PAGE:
Dr. Gerald W. Creed chaired the Anthropology Program at the CUNY Graduate Center from 2009 to 2019, and the Department of Anthropology at Hunter from 1998 to 1999, and again from 2018 to 2020. He is the recipient of the Howard Foundation Award and Yale University Agrarian Studies Fellow as well as the Feliks Gross Endowment Award, CUNY Academy for Humanities and Sciences. Currently, he also serves as president of the Society for the Anthropology of Europe.
As a professor of anthropology at Hunter College, Dr. Creed’s main areas of interest include rural economy and identity, nationalism and populism, and family and community. He teaches courses including Family and Household in Anthropology and History, Ethnicity and Nationalism and Anthropology of Religion.
As an educator and researcher, Dr. Creed believes that anthropology can change the way we see the world and he enjoys bringing different perspectives to the topics and places he studies to help students broaden their worldview. His research primarily focuses on the agrarian fertility rituals in Bulgaria and what they suggest about the nature of religious belief and the formation of national identity on the local level. Dr. Creed’s 2011 publication Masquerade and Postsocialism: Ritual and Cultural Dispossession in Bulgaria received the 2012 William Douglass Prize (Society for the Anthropology of Europe) and the 2012 John Bell Prize (Bulgarian Studies Association).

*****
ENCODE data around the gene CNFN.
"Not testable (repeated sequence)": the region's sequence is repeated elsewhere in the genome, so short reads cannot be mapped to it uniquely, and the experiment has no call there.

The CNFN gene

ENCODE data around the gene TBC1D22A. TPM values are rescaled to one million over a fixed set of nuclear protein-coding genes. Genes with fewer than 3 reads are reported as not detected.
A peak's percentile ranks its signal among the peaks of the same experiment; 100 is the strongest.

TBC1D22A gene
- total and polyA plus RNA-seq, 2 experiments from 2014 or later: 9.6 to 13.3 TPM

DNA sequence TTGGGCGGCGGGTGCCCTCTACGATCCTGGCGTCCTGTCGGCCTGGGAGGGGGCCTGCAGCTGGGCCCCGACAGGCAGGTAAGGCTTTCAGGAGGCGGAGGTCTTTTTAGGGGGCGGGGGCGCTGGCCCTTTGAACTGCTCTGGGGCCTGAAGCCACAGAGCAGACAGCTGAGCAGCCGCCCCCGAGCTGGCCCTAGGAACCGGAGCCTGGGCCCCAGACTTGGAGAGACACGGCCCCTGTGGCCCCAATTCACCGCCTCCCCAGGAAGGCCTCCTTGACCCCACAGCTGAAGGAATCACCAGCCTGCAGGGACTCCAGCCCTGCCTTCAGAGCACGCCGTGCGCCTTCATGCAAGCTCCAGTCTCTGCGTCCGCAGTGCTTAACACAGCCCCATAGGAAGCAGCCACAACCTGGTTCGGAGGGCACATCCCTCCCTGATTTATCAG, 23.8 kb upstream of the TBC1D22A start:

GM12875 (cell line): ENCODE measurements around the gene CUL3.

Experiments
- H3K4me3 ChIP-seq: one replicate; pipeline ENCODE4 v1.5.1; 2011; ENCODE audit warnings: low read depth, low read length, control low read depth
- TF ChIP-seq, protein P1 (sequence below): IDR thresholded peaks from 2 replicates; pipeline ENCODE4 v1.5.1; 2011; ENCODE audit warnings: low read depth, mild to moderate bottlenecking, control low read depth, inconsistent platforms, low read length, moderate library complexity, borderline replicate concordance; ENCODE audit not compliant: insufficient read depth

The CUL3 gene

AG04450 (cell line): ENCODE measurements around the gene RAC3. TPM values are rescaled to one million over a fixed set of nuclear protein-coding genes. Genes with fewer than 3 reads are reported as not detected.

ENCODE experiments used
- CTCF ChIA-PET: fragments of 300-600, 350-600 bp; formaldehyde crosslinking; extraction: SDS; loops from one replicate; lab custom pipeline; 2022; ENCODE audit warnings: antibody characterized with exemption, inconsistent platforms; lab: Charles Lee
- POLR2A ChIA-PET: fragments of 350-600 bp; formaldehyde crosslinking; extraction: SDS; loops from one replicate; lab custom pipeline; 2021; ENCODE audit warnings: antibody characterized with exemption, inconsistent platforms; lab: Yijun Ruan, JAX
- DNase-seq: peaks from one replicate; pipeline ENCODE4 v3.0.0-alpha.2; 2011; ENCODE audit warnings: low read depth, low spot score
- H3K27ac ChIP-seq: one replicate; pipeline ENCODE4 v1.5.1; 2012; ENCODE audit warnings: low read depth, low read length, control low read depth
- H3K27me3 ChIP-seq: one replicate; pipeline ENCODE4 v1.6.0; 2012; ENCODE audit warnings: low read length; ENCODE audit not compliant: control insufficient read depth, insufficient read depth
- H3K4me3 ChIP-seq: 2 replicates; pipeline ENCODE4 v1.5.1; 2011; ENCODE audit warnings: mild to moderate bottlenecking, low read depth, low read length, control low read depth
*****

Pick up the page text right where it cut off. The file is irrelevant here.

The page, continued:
Dr. Creed received his PhD in anthropology in 1992 from the CUNY Graduate Center.